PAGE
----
Bacterial meningitis refers to inflammation of the leptomeninges as a result of bacterial infection.
This condition occurs more frequently in
Late-Onset Sepsis compared to Early-Onset Sepsis. See Sepsis.
It is associated with high mortality
because early diagnosis is usually difficult since the early features are non-specific.
The early, non-specific features include:
- fever, vomiting, poor feeding and poor activity.
The late features are more specific and these include:
- hypothermia, tone abnormalities, particularly, hypertonia, high-pitched cry, setting-sun eye appearance, opisthotonus, bulging and tense anterior fontanelle, seizures, apnea and altered sensorium.
A lumbar tap for cerebrospinal fluid
analysis is mandatory. Skip it if the infant has cardio-respiratory instability.
Inability to carry out this important
investigation must not be a reason to
delay empirical antibiotic therapy.
Meningitis is diagnosed with cell count
greater than 30/mm’, pleocytosis with
polymorphonuclear cells, protein greater
than 150mg/dl and glucose less than 50% of simultaneously assayed blood glucose.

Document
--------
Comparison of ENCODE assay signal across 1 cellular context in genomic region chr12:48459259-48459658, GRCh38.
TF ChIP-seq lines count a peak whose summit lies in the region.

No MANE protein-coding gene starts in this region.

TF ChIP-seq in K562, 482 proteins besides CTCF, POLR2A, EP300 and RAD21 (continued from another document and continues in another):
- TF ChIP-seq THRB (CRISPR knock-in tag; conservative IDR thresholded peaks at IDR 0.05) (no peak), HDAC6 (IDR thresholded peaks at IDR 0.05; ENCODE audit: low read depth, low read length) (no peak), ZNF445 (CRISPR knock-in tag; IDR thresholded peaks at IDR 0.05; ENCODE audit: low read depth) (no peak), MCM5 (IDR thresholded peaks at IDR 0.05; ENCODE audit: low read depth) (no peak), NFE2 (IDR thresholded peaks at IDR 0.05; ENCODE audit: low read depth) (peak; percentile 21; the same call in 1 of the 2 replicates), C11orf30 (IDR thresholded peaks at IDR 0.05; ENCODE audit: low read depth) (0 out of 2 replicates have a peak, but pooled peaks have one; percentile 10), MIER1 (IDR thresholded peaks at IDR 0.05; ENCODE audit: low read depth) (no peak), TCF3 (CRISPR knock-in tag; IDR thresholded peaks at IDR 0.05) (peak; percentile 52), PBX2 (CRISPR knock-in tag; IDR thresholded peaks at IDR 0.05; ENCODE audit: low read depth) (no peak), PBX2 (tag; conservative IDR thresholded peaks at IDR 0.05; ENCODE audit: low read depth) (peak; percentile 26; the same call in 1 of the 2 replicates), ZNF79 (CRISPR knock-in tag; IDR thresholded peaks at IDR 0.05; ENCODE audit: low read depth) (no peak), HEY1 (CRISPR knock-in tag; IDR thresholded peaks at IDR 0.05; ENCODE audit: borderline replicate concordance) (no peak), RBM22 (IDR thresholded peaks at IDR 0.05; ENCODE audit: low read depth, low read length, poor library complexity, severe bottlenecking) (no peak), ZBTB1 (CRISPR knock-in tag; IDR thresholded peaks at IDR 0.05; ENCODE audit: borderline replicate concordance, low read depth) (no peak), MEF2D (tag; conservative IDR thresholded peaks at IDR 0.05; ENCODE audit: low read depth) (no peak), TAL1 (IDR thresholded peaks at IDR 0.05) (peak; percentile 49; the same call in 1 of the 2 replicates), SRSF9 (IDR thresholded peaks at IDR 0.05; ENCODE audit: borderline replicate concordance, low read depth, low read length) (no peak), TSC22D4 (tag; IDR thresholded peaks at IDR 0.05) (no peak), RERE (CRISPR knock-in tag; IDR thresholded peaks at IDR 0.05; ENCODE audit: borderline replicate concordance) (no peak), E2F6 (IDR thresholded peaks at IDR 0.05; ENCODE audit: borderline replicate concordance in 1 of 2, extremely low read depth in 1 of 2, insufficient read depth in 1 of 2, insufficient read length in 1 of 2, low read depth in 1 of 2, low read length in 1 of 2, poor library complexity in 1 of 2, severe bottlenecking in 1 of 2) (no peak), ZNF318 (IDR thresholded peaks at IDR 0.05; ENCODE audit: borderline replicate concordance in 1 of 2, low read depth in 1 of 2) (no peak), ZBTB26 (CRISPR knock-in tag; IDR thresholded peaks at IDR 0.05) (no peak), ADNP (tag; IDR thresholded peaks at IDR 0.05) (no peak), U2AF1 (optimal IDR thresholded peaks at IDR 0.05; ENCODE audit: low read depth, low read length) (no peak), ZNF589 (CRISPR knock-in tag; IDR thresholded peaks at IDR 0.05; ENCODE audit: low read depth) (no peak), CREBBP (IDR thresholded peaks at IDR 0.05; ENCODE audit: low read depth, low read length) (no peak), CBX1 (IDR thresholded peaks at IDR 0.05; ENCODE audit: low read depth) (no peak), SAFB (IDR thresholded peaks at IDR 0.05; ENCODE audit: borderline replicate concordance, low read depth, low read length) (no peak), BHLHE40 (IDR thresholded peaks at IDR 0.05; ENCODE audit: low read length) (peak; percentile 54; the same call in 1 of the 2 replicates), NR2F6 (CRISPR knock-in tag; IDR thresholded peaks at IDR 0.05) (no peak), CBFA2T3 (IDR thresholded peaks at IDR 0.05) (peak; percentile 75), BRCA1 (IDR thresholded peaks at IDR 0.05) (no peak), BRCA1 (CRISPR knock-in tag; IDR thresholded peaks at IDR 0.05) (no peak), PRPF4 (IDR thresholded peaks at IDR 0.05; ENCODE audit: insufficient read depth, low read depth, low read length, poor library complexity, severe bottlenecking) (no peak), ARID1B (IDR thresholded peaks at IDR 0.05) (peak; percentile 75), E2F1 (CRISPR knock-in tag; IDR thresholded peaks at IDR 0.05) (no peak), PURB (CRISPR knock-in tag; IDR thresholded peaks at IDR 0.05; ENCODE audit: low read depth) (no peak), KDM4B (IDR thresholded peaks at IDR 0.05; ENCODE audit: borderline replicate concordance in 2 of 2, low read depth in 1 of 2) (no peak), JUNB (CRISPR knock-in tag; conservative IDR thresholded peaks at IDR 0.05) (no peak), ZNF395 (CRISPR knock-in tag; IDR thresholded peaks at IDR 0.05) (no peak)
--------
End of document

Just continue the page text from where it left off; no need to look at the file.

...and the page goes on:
Neuro-imaging studies are required if:
- fever persists or recurs
- seizures recur after initial control
- occipito-frontal circumference is increasing. It will be necessary to exclude subdural and intra cerebral collections.
The empirical antibiotic therapy should
be tailored to the local pattern of bacterial aetiology of neonatal meningitis.
Staphylococcus aureus, Streptococcus
pneumoniae and the Gram-negative bacilli are frequently encountered.
Therefore, the recommended antibiotics
include a combination of intravenous
third generation cephalosporin:
- Ceftriaxone 50mg/kg 12-hourly
- Cefotaxime 50mg/kg 6-hourly
- Gentamicin 2.5mg/kg 12-hourly.
Intravenous ampicillin 50mg/kg 6
hourly may be useful in places where
resistance of organisms to the drug is not
remarkable and in known cases of Listeria monocytogenes infection.
The duration of antibiotic therapy is 14
days for Gram-positive organisms and 21
days for Gram-negative organisms.
Phenobarbitone is recommended through the intravenous route for seizures; 15mg/kg loading dose followed up with 2.5mg/kg 12-hourly maintenance doses.
The loading dose could be repeated at 10mg/kg when seizures are difficult to control.
Fluid therapy: The current body of
evidence is not in favour of fluid
restriction for all infants.
Critically-ill infants tend to be dehydrated from poor feeding or vomiting and fluid restriction is likely to be harmful – risk of shock and renal shut-down in such babies.
More important is the need to avoid over
hydration (in lieu of the risk of cerebral
edema) and that could be achieved by
stringent administration of not more than the recommended maintenance fluid requirement.
Corticosteroids: Unlike in older infants and children, corticosteroids are presently not recommended for use in neonatal meningitis for lack of evidence of usefulness.
Fluid and caloric balance, blood transfusion for severe anaemia, oxygen therapy and ventilators supports for hypoxaemia.